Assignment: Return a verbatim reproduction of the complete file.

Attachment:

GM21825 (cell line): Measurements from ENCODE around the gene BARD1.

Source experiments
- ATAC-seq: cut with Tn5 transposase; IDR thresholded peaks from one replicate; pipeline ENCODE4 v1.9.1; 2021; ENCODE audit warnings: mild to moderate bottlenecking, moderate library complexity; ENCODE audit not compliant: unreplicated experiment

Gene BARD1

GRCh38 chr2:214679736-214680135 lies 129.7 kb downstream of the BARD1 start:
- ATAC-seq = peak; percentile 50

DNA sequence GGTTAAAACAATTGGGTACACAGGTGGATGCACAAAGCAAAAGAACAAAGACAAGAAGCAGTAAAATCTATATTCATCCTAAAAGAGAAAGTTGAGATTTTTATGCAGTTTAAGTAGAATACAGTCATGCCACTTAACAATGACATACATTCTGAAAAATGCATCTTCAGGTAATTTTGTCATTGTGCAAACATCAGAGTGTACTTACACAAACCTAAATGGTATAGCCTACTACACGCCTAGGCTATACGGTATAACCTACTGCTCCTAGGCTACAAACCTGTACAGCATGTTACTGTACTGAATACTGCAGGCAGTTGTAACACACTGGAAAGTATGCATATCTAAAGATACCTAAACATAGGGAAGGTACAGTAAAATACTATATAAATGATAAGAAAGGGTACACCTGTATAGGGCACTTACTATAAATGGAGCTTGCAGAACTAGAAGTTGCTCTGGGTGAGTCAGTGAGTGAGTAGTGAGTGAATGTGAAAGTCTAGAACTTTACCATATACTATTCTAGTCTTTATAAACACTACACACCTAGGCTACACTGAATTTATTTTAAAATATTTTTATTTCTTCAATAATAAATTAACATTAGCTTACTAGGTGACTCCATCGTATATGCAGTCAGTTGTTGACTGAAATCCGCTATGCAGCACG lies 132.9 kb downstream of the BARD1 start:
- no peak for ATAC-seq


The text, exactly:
GM21825 (cell line): Measurements from ENCODE around the gene BARD1.

Source experiments
- ATAC-seq: cut with Tn5 transposase; IDR thresholded peaks from one replicate; pipeline ENCODE4 v1.9.1; 2021; ENCODE audit warnings: mild to moderate bottlenecking, moderate library complexity; ENCODE audit not compliant: unreplicated experiment

Gene BARD1

GRCh38 chr2:214679736-214680135 lies 129.7 kb downstream of the BARD1 start:
- ATAC-seq = peak; percentile 50

DNA sequence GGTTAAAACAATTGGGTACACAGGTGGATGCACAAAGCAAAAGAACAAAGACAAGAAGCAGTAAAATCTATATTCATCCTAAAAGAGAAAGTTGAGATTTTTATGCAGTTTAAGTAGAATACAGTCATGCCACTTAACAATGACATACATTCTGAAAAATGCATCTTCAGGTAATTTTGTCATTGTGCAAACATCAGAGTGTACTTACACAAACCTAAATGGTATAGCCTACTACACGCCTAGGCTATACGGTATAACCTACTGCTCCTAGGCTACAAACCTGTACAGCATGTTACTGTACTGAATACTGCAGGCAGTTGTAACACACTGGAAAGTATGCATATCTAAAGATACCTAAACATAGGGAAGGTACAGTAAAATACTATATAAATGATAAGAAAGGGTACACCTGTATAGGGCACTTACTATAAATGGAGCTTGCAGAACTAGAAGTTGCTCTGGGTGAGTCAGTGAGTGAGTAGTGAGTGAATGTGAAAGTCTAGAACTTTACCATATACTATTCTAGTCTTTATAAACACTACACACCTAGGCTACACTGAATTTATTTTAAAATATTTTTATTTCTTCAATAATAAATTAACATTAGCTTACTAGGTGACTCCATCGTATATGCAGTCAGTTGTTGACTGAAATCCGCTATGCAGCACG lies 132.9 kb downstream of the BARD1 start:
- no peak for ATAC-seq